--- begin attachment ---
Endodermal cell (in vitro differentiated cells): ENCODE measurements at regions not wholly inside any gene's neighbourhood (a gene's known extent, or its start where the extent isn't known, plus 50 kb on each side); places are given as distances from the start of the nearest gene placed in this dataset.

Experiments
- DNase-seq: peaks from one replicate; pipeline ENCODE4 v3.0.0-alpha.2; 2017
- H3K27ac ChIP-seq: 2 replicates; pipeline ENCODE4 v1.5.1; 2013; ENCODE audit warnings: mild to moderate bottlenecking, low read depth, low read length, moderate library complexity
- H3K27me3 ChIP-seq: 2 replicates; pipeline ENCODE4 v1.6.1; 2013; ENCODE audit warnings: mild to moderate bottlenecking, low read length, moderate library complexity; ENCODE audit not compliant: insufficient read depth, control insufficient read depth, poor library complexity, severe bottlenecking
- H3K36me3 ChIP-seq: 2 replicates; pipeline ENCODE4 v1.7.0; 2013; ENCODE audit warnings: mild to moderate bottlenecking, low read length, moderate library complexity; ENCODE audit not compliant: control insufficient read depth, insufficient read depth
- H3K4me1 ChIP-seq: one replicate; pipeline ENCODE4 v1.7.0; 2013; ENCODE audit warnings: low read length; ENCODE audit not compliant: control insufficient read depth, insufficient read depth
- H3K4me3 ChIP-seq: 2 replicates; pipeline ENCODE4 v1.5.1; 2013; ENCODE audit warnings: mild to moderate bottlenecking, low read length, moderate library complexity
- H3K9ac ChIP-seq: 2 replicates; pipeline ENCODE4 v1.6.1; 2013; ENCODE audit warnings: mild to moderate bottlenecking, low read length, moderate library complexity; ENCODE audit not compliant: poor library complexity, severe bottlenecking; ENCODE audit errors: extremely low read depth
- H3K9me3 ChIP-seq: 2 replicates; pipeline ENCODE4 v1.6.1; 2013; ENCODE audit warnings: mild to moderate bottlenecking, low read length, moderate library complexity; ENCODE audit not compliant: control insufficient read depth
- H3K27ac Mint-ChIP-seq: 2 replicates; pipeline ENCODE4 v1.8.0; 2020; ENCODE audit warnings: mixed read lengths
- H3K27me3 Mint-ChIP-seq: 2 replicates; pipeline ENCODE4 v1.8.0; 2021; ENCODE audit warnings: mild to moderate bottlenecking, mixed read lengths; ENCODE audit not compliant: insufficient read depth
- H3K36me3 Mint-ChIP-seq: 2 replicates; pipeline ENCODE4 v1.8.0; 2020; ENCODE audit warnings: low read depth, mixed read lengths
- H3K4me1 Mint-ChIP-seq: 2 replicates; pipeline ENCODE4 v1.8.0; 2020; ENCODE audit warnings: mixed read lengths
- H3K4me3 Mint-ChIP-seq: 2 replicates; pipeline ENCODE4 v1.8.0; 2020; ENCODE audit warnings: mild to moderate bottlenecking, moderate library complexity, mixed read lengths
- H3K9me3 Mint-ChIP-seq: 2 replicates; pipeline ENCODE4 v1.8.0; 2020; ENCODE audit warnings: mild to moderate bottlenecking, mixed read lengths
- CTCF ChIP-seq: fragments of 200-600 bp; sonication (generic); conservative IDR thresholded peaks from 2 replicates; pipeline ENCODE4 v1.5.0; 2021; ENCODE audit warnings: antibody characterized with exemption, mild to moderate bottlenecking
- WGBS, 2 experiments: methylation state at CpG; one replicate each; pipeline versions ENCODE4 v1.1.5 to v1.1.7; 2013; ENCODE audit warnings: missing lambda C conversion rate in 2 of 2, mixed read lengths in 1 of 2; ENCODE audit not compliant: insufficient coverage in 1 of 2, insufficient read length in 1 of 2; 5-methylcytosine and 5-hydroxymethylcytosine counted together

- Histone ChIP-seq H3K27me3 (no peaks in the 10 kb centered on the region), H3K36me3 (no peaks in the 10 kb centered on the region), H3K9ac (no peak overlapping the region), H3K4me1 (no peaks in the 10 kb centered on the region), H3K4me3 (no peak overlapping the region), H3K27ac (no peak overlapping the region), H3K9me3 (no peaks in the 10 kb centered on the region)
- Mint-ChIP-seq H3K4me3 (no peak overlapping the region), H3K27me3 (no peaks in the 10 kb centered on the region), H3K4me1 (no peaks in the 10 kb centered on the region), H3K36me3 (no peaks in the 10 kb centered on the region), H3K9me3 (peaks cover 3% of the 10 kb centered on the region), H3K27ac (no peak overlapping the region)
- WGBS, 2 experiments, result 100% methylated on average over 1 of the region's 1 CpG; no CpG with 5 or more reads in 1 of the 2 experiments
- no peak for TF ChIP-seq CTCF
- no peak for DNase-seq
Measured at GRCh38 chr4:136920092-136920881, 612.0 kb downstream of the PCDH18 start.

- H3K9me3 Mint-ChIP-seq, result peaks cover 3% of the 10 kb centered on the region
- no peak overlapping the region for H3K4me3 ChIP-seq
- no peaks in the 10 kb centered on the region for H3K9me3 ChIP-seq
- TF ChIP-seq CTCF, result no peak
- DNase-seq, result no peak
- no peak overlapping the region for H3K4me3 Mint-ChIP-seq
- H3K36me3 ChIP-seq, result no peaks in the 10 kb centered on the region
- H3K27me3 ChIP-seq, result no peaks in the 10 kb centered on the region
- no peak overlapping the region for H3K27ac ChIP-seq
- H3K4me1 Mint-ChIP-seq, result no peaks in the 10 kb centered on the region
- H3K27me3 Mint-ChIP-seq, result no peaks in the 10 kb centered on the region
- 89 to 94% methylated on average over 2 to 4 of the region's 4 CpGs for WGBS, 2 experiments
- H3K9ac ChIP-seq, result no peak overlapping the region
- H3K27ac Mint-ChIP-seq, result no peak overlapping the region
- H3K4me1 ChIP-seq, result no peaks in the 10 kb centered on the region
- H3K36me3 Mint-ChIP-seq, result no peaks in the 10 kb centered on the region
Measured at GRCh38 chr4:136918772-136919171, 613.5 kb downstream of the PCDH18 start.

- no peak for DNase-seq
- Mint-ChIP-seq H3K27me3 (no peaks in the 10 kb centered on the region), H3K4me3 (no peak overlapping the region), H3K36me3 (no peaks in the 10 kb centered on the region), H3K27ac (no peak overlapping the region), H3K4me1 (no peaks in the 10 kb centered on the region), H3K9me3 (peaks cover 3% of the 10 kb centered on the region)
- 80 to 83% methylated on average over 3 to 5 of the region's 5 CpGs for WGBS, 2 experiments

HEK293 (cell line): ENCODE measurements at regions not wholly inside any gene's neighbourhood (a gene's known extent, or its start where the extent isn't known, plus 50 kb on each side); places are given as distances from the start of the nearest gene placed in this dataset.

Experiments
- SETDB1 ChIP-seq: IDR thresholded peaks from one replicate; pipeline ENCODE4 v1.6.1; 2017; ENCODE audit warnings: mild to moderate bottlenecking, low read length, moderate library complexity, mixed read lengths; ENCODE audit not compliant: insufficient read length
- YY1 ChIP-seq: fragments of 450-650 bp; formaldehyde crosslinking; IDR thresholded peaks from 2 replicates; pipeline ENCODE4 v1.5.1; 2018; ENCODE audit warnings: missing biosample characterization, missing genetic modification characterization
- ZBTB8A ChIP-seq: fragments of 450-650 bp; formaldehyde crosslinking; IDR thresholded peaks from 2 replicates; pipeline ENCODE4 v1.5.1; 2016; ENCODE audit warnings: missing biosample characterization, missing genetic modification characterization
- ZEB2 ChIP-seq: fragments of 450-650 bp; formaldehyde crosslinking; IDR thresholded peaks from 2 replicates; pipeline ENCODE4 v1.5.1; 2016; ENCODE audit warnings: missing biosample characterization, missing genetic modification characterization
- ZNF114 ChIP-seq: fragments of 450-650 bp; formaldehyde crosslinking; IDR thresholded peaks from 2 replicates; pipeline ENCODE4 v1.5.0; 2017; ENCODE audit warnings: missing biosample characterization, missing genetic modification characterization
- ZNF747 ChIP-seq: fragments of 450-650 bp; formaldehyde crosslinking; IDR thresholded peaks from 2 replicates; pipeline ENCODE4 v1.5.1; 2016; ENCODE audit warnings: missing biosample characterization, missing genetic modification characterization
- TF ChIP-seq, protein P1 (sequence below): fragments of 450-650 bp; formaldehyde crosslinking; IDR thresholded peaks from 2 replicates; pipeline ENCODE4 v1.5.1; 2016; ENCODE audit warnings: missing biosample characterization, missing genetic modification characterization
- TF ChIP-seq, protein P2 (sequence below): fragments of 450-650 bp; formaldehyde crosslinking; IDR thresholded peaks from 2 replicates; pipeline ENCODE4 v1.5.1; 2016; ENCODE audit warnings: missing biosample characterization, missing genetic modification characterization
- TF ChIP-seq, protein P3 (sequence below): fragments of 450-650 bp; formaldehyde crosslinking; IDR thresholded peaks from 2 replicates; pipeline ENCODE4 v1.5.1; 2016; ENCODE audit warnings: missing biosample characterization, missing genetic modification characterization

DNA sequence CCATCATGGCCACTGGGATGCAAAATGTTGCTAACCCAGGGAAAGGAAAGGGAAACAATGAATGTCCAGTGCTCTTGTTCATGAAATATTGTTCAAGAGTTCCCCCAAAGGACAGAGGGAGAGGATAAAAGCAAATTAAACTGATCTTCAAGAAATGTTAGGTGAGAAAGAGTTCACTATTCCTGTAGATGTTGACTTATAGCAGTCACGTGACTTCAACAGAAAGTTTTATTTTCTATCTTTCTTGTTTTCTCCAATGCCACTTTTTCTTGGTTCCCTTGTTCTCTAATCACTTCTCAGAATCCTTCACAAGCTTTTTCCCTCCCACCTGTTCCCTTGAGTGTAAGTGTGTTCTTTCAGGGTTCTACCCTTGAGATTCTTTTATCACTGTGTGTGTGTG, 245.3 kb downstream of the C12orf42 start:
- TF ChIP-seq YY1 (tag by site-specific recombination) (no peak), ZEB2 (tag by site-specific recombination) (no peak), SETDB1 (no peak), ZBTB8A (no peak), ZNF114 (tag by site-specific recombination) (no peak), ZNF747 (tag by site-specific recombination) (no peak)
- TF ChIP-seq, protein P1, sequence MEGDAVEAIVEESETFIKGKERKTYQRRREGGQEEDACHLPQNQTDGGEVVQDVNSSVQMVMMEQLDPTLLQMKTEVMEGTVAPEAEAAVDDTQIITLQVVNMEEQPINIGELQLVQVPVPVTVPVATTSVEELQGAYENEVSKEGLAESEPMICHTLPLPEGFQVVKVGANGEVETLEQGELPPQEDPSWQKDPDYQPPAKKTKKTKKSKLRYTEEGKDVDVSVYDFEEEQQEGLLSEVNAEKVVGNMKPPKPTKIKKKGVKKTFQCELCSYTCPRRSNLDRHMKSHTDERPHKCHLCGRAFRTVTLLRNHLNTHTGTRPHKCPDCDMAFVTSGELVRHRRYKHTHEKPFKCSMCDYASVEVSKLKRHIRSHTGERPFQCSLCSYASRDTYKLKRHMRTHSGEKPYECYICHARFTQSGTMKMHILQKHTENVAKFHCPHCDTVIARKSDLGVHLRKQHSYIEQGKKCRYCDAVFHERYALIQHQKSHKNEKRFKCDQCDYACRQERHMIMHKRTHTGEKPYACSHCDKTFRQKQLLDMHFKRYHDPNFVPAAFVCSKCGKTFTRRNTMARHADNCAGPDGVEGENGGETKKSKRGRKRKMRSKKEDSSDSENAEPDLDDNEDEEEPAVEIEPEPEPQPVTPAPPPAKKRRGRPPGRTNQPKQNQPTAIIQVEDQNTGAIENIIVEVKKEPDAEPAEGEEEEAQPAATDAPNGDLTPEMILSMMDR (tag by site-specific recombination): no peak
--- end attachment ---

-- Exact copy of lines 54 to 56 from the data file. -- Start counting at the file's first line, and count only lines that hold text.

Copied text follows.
- TF ChIP-seq, protein P2 (sequence below): fragments of 450-650 bp; formaldehyde crosslinking; IDR thresholded peaks from 2 replicates; pipeline ENCODE4 v1.5.1; 2016; ENCODE audit warnings: missing biosample characterization, missing genetic modification characterization
- TF ChIP-seq, protein P3 (sequence below): fragments of 450-650 bp; formaldehyde crosslinking; IDR thresholded peaks from 2 replicates; pipeline ENCODE4 v1.5.1; 2016; ENCODE audit warnings: missing biosample characterization, missing genetic modification characterization

DNA sequence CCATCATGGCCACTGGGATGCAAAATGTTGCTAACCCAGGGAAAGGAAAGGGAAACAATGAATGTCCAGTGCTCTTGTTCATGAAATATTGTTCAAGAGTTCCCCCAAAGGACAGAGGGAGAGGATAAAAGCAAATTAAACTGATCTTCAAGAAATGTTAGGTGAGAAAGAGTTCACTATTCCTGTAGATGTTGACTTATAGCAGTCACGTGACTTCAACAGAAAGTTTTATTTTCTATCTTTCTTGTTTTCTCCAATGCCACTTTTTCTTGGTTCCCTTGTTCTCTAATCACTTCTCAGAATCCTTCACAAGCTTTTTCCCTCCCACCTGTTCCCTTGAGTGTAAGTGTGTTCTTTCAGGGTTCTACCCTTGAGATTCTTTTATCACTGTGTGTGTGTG, 245.3 kb downstream of the C12orf42 start: